The Titans were the second group of gods to rule the universe in ancient Greek mythology. Like the other gods and supernatural beings, they represented either physical objects or events in nature, forces of nature, and abstract concepts.

Origins of the Titans

The Titans can be divided into two generations with the first one born from the primordial goddess Gaia, mother earth, and sired by her son, Uranus, father sky. This first brood consisted of twelve offspring evenly divided by sex into six gods, Cronus, Hyperion, Crius, Coeus, Iapetus, and Oceanus, and six goddesses, Rhea, Phoebe, Themis, Theia, Mnemosyne, and Tethys. The remaining Titans are the results of couplings between the first twelve Titans. The pairing of Hyperion and Theia produced the Titans Helios, Selene, and Eos. The mating of Crius and Eurybia, a non-titan goddess, created the gods Astraeus, Pallas, and Perses. The union between Coeus and Phoebe produced the goddesses Leto and Asteria. Oceanus and Tethys spawned 3,000 sons, the Potamoi or gods of all the world’s rivers, and 3,000 daughters, the Oceanids or water nymphs. One of these Oceanids, Clymene, paired with Iapetus to produce the remaining Titan gods Atlas, Prometheus, Menoetius, and Epimetheus. The coupling of Cronus and Rhea produced the Olympian gods.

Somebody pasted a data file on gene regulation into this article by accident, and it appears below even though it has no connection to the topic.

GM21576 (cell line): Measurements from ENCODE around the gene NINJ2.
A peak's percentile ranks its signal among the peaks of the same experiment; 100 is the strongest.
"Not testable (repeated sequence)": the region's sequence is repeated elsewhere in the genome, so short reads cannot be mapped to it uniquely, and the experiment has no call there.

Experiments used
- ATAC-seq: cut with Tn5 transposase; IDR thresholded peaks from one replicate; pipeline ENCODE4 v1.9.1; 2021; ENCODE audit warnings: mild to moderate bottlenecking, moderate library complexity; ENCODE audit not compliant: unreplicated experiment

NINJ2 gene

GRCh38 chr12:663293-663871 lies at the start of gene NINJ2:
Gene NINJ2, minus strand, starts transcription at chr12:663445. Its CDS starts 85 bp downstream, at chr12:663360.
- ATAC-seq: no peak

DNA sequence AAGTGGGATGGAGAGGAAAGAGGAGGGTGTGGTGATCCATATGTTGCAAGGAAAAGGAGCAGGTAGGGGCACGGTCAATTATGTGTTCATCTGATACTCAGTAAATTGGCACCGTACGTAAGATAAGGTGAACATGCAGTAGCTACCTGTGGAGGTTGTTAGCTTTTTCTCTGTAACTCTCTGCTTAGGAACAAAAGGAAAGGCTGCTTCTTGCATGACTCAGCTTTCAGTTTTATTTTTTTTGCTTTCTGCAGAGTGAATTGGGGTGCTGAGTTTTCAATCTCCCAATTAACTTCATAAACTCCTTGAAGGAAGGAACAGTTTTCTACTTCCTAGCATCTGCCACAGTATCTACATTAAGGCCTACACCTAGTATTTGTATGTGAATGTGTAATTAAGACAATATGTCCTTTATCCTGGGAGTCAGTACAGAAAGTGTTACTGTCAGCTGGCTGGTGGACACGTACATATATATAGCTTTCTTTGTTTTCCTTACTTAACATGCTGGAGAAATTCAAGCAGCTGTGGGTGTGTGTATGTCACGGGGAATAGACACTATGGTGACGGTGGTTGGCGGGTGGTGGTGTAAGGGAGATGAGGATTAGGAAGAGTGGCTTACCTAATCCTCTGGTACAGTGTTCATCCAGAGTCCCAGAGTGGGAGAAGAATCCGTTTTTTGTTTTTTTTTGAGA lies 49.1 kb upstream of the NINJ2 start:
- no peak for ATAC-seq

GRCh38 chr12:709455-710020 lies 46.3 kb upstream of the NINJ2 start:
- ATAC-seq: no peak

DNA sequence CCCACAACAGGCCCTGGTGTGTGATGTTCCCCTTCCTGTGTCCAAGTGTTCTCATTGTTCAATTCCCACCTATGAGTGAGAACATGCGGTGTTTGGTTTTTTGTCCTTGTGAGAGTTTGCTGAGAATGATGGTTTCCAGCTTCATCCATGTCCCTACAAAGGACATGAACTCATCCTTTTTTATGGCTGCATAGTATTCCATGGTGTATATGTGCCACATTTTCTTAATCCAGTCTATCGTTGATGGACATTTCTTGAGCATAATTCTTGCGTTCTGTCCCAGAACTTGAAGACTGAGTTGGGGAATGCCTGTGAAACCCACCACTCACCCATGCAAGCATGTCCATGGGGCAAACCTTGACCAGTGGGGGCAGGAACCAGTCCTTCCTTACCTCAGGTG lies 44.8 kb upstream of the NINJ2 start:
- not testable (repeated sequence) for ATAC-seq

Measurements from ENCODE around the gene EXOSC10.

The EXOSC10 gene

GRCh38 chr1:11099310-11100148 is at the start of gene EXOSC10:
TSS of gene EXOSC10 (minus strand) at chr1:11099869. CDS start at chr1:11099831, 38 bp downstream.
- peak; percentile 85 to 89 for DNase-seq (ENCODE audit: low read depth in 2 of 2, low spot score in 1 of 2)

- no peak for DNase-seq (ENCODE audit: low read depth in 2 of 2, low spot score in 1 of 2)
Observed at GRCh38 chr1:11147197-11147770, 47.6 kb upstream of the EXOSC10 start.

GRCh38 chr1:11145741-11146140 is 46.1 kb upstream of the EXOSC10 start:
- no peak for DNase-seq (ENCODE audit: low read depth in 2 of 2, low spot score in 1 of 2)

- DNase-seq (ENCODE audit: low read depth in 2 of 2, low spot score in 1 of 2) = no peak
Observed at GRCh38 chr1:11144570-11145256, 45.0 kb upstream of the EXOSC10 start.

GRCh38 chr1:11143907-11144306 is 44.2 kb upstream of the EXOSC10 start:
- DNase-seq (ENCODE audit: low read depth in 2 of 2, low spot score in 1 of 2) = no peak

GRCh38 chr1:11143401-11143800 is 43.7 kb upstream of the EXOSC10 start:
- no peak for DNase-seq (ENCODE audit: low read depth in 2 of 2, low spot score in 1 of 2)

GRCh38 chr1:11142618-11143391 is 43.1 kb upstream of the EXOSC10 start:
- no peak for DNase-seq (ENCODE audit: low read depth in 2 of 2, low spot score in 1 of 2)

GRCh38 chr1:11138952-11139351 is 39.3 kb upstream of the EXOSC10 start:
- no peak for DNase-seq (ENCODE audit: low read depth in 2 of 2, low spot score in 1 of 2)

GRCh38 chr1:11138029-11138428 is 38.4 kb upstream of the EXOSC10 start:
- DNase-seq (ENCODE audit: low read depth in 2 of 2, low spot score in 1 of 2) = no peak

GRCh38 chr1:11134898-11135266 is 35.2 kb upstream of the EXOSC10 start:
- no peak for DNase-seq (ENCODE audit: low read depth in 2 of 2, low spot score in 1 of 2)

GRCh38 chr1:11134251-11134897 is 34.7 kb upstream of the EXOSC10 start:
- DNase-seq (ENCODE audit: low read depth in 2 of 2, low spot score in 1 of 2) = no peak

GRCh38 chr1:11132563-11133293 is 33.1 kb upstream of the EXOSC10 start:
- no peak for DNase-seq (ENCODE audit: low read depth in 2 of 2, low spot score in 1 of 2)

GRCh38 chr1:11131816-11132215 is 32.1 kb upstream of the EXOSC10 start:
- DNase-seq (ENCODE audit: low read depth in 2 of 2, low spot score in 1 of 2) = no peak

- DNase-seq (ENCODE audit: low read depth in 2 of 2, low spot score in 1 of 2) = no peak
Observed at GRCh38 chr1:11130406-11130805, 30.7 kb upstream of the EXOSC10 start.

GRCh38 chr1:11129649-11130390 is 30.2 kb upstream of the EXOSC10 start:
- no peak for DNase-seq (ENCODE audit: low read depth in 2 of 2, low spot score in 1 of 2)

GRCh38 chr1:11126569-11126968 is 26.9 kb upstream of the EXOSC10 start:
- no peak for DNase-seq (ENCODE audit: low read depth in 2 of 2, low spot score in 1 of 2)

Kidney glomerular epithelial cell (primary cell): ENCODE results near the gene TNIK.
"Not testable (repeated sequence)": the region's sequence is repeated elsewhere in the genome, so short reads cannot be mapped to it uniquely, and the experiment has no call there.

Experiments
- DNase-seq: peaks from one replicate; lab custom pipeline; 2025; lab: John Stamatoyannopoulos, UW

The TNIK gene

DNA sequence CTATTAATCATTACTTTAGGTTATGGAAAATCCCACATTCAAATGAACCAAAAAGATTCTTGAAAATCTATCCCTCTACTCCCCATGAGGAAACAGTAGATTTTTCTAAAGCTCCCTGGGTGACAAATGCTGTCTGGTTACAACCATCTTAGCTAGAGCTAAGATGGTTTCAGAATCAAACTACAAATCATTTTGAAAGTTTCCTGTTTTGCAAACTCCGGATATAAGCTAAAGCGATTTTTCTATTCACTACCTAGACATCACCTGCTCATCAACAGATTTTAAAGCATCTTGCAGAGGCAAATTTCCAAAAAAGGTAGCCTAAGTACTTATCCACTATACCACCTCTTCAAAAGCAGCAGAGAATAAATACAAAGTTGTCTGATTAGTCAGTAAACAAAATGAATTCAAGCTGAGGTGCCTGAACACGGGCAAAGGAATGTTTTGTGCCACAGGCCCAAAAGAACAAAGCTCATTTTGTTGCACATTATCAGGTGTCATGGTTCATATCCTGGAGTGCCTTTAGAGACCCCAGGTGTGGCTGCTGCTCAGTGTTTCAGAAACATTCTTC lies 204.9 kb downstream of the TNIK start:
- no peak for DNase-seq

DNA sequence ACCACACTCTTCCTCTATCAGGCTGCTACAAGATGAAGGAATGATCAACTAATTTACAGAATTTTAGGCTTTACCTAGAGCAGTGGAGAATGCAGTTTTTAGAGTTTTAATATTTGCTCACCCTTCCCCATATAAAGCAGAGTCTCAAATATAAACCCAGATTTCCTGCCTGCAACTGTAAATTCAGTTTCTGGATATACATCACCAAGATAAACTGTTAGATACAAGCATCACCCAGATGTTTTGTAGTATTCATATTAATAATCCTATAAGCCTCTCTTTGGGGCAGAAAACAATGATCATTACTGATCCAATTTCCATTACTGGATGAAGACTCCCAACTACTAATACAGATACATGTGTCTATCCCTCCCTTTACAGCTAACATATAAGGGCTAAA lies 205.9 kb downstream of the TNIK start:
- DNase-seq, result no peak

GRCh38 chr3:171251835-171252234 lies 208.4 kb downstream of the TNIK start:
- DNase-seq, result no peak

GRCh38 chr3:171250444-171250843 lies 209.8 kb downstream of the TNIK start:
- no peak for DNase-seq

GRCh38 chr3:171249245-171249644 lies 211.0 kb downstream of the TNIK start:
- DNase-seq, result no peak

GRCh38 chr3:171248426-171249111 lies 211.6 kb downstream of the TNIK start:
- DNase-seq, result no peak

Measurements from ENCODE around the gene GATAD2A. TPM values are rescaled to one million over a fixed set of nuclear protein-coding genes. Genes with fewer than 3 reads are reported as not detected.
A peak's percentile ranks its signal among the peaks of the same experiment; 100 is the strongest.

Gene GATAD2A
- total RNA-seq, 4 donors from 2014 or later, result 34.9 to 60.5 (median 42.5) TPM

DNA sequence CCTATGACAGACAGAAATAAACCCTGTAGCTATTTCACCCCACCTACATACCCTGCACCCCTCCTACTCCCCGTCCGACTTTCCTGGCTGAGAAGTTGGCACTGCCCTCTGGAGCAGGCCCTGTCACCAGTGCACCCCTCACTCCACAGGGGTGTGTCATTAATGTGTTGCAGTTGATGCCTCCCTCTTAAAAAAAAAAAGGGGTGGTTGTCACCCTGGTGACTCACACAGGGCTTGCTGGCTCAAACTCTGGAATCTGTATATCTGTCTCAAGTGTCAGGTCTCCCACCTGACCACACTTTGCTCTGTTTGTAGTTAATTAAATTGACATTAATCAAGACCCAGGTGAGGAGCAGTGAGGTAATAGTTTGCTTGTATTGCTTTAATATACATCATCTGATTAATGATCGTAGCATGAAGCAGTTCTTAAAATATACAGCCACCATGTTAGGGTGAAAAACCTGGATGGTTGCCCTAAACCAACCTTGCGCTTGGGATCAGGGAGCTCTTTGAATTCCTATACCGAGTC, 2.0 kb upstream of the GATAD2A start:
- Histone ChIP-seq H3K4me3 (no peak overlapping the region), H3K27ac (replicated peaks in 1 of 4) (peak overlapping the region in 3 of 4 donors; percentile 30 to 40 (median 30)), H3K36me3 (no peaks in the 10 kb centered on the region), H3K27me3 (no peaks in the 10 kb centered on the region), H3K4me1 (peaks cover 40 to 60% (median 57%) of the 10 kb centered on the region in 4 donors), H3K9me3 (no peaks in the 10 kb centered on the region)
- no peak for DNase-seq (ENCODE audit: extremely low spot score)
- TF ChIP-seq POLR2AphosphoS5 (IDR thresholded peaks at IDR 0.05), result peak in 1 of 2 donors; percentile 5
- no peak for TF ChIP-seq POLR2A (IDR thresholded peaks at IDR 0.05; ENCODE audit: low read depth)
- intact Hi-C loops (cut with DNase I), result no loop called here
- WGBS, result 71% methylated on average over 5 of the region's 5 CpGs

Rise of the Titans

Conflict arose between Uranus and Gaia when he banished her non-Titan offspring, the Hecatoncheires and the Cyclopes, to Tartarus. The Titans gained control of the universe after Gaia convinced Cronus to overthrow Uranus. During their reign from Mount Othrys, the Titans oversaw a golden age in which the earliest men, created by the Titan Prometheus, enjoyed peace and prosperity.

Fall of the Titans

After his defeat, Uranus warned Cronus that his own children, the Olympian gods, would seize his kingdom from him. To prevent this, Cronus consumed them, but he failed to devour Zeus due to a deception by Gaia. When Zeus was old enough, he liberated the Cyclopes and Hecatoncheires from Tartarus while the Titan goddess Metis, an Oceanid, gave Cronus poisoned wine that caused him to regurgitate his children. Led by Zeus, the Olympians, Cyclopes, Hecatoncheires, and some of the Titans fought the remaining Titans for a decade before gaining victory. Ruling from Mt. Olympus, they cast the defeated Titans into Tartarus. Soon afterwards, the golden age ended when Prometheus passed the secret of fire to humans for which he was punished.